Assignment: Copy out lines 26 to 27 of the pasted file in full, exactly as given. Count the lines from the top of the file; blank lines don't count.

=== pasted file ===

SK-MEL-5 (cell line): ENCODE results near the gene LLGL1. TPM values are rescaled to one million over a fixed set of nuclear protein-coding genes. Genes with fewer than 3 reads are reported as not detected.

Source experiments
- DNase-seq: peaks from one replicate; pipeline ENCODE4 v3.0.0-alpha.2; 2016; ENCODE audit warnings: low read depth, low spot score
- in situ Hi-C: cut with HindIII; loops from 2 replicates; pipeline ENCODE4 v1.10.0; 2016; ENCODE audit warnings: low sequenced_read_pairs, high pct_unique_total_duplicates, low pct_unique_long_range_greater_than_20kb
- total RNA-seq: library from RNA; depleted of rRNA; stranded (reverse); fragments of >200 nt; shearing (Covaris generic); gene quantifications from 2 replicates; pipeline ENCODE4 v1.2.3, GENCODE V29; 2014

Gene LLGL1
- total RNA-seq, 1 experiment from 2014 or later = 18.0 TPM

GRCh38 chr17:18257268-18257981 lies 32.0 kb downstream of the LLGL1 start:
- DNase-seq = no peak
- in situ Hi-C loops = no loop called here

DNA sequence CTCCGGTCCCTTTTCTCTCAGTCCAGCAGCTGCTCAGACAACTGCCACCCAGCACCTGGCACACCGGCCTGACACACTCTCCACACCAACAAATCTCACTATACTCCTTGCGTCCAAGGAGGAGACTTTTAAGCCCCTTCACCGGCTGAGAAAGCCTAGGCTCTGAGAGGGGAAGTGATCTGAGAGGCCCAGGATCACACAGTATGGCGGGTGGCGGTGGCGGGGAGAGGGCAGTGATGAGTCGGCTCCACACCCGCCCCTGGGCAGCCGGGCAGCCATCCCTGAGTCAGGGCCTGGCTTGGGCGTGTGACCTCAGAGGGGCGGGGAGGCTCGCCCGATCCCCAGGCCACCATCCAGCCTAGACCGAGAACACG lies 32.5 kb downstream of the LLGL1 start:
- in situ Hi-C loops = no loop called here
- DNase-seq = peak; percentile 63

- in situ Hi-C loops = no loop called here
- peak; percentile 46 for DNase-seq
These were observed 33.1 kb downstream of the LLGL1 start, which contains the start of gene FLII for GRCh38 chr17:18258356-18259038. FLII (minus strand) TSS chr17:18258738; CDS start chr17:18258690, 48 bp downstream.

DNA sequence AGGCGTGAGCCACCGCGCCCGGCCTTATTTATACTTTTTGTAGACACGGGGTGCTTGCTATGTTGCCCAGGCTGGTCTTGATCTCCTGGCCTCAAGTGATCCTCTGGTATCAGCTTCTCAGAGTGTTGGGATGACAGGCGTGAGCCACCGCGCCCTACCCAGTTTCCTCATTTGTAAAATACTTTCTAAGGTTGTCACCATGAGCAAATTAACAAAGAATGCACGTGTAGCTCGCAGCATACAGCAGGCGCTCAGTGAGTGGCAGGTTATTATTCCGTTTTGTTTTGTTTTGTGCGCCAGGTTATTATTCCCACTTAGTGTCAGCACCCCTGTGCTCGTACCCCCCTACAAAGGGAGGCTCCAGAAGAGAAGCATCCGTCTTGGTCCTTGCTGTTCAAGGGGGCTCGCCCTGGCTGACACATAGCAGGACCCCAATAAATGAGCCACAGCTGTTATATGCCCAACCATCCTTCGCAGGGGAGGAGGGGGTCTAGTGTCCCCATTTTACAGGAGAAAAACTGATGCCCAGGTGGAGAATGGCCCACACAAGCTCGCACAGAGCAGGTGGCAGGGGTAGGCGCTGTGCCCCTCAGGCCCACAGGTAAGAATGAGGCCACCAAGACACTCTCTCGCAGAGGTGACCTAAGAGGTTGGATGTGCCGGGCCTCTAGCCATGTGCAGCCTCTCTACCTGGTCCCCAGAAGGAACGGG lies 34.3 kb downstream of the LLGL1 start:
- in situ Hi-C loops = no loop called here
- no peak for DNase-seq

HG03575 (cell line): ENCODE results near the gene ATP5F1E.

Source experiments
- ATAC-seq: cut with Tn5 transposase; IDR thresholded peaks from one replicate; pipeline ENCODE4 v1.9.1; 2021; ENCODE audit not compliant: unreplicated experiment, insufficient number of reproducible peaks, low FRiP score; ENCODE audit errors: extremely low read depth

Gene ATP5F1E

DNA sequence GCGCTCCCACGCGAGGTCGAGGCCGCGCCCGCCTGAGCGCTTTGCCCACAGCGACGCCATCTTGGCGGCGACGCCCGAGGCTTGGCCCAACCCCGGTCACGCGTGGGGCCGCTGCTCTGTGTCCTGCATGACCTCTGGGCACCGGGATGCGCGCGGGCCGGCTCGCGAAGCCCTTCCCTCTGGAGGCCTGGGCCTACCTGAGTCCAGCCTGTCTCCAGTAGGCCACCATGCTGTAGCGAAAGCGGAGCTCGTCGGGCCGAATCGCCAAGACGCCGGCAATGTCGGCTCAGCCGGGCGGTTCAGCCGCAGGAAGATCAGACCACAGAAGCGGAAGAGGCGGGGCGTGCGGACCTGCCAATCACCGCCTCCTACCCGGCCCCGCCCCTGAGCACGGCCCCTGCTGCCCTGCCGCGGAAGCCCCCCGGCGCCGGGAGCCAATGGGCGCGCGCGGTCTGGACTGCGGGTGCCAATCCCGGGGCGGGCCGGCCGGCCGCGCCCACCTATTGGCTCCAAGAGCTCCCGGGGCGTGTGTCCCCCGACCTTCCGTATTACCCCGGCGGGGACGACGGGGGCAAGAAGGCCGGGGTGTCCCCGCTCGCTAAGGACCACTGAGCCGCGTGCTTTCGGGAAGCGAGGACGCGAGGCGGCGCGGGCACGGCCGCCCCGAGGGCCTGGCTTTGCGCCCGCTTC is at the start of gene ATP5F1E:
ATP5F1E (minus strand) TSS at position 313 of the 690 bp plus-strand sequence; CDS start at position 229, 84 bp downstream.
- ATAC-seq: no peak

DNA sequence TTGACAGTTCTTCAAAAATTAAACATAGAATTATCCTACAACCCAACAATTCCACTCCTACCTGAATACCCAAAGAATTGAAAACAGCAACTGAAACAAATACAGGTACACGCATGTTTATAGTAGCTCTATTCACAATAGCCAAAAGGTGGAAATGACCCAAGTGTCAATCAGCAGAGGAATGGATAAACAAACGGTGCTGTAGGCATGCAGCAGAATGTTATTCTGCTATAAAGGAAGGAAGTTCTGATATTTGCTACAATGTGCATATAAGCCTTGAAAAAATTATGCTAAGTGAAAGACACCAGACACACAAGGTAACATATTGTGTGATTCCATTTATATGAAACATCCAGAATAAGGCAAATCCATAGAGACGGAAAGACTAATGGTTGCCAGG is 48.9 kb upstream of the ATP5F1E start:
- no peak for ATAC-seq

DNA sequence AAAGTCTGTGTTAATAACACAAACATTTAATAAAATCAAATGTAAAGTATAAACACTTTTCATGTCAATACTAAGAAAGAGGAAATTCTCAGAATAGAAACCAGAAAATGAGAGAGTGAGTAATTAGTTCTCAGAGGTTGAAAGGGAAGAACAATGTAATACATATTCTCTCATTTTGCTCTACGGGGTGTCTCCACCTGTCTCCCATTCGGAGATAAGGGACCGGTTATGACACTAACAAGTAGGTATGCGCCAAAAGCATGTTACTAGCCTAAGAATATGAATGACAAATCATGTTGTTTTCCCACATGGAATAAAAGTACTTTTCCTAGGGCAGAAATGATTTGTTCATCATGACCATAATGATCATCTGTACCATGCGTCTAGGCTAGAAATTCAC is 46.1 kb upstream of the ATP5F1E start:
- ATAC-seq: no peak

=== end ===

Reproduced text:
- ATAC-seq: no peak

DNA sequence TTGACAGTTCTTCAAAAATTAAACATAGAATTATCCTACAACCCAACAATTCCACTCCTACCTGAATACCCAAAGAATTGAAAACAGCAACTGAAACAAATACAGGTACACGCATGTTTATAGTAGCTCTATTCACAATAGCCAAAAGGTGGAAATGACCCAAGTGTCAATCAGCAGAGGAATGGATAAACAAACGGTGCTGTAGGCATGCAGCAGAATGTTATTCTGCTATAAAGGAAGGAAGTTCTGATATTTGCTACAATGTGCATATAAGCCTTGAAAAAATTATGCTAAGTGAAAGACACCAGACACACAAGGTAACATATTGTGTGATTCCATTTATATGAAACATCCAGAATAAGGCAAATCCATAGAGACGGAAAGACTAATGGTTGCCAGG is 48.9 kb upstream of the ATP5F1E start: